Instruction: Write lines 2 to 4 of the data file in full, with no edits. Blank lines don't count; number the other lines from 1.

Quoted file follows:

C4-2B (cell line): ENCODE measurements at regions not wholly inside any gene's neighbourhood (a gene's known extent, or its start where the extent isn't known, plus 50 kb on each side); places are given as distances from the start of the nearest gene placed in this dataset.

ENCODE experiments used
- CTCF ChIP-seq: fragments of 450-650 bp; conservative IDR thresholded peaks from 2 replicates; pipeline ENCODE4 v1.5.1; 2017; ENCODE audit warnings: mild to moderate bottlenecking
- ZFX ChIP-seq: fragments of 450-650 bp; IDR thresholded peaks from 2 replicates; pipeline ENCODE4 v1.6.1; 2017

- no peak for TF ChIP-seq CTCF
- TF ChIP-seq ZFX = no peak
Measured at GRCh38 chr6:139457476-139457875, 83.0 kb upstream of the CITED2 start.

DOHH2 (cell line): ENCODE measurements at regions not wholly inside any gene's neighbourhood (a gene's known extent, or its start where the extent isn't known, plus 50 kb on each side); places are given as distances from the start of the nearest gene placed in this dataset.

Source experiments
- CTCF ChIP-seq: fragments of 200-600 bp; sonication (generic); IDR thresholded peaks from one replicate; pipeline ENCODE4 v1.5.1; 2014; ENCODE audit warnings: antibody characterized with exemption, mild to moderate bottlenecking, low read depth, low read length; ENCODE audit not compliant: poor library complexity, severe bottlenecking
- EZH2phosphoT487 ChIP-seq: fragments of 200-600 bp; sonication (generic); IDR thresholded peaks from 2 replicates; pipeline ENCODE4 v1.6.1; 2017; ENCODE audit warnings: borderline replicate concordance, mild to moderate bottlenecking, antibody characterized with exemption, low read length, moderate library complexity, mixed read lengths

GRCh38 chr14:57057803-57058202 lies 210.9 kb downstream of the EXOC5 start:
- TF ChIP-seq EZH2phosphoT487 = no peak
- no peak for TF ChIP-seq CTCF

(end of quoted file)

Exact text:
ENCODE experiments used
- CTCF ChIP-seq: fragments of 450-650 bp; conservative IDR thresholded peaks from 2 replicates; pipeline ENCODE4 v1.5.1; 2017; ENCODE audit warnings: mild to moderate bottlenecking
- ZFX ChIP-seq: fragments of 450-650 bp; IDR thresholded peaks from 2 replicates; pipeline ENCODE4 v1.6.1; 2017